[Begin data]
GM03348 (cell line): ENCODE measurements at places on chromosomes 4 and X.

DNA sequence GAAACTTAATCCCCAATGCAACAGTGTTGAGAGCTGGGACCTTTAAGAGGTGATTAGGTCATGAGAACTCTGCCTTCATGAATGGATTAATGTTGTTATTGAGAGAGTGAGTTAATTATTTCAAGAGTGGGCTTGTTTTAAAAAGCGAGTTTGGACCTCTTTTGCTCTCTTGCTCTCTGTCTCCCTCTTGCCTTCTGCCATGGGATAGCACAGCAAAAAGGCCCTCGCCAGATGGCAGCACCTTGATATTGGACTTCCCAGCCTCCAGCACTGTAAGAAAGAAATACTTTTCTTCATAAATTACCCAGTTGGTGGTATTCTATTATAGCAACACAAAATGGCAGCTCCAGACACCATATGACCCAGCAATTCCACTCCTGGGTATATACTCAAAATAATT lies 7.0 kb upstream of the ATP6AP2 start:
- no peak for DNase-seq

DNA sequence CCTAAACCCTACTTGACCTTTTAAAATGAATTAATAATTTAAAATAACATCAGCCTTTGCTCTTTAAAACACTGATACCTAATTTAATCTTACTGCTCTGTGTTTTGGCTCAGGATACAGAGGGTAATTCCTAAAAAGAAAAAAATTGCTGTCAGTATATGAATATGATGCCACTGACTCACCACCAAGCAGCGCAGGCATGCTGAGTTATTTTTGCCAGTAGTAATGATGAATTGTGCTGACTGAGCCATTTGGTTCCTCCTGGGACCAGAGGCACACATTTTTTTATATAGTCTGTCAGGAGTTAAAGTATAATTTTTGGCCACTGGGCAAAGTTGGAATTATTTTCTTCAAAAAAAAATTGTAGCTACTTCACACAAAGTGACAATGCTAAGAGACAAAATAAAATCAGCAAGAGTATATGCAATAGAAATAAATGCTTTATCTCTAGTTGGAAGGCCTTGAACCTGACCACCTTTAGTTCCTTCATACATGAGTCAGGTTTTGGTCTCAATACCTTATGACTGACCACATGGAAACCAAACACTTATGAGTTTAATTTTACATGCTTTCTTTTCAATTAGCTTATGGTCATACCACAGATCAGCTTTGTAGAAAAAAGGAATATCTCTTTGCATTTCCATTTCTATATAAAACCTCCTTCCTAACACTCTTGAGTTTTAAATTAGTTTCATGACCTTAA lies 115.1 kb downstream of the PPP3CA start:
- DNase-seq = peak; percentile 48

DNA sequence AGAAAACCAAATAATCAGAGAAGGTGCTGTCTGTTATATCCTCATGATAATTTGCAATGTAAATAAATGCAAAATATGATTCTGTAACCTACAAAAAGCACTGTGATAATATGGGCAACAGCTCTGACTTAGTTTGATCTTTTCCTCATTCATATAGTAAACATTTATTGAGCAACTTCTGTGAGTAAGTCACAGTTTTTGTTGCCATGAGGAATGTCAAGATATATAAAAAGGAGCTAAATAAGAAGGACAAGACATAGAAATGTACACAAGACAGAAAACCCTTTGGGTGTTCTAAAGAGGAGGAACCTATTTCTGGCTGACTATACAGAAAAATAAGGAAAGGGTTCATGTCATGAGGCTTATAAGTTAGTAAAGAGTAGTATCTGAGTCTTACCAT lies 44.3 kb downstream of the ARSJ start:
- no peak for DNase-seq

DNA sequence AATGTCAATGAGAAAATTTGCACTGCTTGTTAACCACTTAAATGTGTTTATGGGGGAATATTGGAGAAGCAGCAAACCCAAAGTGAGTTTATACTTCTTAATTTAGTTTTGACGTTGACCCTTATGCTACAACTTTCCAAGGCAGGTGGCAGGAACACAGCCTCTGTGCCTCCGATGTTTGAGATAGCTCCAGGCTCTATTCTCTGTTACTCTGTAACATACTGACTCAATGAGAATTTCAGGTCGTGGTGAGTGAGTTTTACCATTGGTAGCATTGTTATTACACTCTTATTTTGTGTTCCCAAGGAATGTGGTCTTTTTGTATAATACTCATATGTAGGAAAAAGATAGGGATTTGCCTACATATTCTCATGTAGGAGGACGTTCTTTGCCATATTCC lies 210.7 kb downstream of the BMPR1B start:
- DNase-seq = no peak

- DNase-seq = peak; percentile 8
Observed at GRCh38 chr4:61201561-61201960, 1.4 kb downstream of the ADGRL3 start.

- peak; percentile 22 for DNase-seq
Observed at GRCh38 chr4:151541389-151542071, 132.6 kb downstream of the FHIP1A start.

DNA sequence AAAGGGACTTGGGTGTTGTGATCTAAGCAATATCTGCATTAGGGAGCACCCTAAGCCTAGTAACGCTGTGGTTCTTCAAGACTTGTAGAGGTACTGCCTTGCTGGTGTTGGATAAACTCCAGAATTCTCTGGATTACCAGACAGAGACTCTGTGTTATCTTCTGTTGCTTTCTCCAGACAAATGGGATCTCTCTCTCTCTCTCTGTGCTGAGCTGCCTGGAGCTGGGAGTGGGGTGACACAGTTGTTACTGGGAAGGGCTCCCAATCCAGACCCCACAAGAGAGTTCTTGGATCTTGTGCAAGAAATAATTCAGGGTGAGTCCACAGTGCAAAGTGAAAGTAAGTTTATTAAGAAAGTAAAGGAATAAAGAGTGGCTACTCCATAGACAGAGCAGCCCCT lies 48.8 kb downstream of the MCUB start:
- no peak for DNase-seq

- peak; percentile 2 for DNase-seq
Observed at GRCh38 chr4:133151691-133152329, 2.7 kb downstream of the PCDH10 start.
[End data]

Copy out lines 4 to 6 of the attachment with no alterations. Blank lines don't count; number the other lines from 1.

DNA sequence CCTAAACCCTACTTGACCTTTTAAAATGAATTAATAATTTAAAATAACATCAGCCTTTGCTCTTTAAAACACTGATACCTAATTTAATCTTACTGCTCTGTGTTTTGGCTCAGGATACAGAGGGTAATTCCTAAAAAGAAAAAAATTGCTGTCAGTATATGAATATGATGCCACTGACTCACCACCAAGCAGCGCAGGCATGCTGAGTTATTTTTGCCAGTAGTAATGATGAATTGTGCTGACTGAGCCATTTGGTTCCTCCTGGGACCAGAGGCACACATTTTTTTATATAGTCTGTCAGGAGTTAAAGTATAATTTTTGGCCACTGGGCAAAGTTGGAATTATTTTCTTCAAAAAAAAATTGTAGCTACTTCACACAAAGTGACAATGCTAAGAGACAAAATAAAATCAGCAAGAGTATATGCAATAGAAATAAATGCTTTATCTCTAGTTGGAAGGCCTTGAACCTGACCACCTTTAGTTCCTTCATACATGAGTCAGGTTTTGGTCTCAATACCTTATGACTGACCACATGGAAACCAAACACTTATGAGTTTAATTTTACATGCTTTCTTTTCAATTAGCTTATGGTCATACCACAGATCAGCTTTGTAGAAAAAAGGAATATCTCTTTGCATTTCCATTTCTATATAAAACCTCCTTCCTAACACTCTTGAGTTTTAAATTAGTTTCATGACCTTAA lies 115.1 kb downstream of the PPP3CA start:
- DNase-seq = peak; percentile 48

DNA sequence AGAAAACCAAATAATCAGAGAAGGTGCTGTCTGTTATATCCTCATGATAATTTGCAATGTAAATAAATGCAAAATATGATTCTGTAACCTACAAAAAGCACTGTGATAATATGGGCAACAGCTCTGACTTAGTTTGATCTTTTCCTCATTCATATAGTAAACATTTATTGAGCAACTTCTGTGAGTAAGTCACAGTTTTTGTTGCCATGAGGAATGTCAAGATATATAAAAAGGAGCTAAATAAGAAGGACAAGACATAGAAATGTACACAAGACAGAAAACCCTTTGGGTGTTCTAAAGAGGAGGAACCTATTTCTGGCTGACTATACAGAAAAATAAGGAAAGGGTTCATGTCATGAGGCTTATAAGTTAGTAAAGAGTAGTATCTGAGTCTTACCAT lies 44.3 kb downstream of the ARSJ start: